Jul 15, 2013 3:33 PM by Janine Reyes
FLOUR BLUFF -- The family of a Flour Bluff teen who killed himself after being bullied has been sifting through his things recently. They say its only brought more painful memories of what Teddy Molina experienced before his death.
Teddy shot and killed himself April 1, 2012, just one month after he withdrew from the Flour Bluff School District because of bullying. Since then, his family has been advocating awareness on bullying.
They found some letters written by Teddy documenting the bullying they blame on their son's death.
They say the school never took action and they want that to change.
"Had I a clue that he would have done what he did, I would have done anything," said Mingo Molina. A year and three months after 16-year-old Teddy Molina shot himself to death, his family still struggles daily with their loss.
Teddy's dad is a huge advocate for students suffering what he says his son did, printing out bumper stickers and campaigning for change in schools.
Now, he's sharing these letters filled with words that are painful to read.
"He says the bullying and the racist comments like 'chink' and 'fat chinese boy' and 'talking about my mother has to stop,'" Molina said, reading one letter.
The school can't confirm if they ever got the 3 letters Mingo shared with us from Teddy, but a spokesperson says they've had a bullying policy in place since before Teddy's death and that has not changed. Since Teddy's death, they have placed a button on their home page, making it easier to report.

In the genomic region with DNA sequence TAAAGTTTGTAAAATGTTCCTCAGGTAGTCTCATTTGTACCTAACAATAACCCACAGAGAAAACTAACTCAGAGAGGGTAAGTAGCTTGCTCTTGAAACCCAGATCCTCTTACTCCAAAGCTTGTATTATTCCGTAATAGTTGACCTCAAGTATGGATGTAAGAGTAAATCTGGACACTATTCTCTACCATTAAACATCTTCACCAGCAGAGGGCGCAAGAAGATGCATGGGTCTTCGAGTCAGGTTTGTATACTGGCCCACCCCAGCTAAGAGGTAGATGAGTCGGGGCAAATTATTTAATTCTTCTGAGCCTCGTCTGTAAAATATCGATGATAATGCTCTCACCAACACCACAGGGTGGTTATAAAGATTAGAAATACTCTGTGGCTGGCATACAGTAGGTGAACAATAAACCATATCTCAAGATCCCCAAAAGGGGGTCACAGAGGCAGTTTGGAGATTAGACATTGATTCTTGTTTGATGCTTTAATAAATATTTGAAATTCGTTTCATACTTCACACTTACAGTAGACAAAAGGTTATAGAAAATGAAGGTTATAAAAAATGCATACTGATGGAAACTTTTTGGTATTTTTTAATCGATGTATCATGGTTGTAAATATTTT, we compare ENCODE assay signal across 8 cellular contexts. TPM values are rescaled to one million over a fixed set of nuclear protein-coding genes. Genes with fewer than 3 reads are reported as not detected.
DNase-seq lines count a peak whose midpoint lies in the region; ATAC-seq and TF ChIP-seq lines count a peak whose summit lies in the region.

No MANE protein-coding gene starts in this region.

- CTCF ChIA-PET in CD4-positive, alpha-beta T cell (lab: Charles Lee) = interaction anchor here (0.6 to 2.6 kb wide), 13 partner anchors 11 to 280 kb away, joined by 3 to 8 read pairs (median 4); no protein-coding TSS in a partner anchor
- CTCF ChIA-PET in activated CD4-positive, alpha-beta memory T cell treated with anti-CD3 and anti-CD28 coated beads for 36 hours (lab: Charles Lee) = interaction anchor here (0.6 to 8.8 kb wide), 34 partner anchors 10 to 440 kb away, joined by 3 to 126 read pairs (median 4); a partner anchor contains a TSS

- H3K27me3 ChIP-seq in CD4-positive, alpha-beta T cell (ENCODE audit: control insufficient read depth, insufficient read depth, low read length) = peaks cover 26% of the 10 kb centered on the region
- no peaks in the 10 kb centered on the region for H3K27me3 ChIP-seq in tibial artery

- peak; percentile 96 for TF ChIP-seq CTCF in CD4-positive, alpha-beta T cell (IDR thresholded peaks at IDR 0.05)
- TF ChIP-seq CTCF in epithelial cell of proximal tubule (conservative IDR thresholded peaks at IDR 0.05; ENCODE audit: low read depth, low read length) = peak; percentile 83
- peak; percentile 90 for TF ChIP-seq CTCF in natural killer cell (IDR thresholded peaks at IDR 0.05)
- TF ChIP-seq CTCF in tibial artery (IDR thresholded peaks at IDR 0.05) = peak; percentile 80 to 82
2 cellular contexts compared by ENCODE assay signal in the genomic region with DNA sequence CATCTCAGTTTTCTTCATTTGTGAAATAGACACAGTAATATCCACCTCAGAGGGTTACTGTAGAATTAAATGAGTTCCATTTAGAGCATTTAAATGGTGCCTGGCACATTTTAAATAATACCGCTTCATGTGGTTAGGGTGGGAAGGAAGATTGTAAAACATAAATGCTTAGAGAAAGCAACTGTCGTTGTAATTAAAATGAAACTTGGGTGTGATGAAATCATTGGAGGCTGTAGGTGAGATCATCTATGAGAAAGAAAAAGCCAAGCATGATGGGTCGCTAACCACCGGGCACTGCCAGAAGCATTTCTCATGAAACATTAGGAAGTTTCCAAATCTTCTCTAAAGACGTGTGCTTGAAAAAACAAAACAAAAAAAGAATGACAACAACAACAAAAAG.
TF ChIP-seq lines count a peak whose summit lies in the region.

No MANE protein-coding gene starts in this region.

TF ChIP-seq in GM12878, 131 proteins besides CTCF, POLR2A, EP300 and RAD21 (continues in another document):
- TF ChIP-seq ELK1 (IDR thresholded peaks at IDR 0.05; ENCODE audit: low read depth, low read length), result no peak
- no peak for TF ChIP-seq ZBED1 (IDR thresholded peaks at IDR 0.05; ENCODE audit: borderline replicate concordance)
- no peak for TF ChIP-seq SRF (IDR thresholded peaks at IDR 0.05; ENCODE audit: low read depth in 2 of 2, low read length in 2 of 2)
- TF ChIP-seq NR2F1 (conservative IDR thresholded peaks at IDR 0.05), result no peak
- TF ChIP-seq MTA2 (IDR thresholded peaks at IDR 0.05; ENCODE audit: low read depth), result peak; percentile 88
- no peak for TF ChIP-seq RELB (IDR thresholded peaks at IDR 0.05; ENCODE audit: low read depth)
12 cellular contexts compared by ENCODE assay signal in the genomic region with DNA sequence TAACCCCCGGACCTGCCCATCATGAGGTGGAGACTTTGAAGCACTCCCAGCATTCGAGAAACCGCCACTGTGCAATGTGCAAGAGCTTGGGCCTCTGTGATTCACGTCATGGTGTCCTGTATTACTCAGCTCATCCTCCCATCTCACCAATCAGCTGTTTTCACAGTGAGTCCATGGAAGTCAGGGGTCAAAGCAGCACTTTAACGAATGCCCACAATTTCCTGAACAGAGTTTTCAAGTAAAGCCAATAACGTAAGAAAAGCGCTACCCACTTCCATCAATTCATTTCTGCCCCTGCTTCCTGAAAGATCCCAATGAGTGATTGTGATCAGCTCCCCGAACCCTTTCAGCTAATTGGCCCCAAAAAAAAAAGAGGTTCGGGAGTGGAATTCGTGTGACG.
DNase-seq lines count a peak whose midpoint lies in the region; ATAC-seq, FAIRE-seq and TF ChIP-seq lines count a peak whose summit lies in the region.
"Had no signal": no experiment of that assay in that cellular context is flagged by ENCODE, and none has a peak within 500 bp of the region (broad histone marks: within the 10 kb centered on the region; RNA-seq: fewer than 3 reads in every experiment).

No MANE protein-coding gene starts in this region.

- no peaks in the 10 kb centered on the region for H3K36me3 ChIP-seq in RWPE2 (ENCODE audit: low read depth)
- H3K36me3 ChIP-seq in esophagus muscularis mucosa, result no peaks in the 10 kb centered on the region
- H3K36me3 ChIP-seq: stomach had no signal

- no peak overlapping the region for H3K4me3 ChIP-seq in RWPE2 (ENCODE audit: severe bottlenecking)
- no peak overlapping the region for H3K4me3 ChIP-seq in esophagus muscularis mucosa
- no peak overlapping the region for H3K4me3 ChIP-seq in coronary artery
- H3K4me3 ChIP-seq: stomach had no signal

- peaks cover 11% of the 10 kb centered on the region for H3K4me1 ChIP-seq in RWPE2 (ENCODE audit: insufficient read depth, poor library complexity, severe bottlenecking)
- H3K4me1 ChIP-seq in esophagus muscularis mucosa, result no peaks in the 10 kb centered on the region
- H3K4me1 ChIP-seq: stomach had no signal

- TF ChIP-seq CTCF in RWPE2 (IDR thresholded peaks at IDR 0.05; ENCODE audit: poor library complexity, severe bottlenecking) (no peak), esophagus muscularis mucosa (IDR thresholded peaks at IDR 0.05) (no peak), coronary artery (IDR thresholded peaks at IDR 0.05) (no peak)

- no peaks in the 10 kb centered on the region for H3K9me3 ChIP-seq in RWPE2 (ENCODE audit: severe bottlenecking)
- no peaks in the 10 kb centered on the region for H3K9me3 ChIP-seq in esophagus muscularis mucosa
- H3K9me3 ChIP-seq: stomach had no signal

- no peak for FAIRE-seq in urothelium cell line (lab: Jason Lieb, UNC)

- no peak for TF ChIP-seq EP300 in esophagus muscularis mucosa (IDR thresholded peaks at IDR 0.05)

Still, Molina says not enough is done to protect kids from bullies.
"I want the way things are done now to change, I want students who are being bullied to be protected, I want bullies to be removed from school and the parents to be held accountable," said Molina.
The school never confirmed documented bullying involving Teddy.
His father says these letters are proof. They have no dates, some have names and in this handwritten letter, Teddy writes about being stopped on his way to report an incident to the principal. In it, he says "I did not feel safe, so I left the campus and went home."
Molina tried telling Teddy it would all be behind him one day. But, he says the bullying blinded his son from focusing on his future.
In what used to be Teddy's room, the family has built a memorial for him, they've filled it with signs of support, cards of comfort and pictures of their loved one.
"In his eyes it's the here and now and he was pushed to the snapping point," Molina said.
Molina hopes speaking out saves other families from feeling his pain. He offers this advice to parents who's kids are bullied; "If you feel your child is at risk or in trouble or in jeopardy, contact the police, that's one of the things we didn't do."
Molina's family does have an attorney from Round Rock looking into potentially filing a suit against the school, but they say the school has not turned over Teddy's records for their attorney to review.
We went to Flour Bluff officials today to ask about that. They tell us parents can access their student's records, but would not comment specifically on Teddy Molina.
Mingo Molina says anyone interested in supporting his anti-bully cause is welcome to contact him at email@example.com and pick up bumper stickers to speak out about the bullying problem.
You can also reach him on Facebook.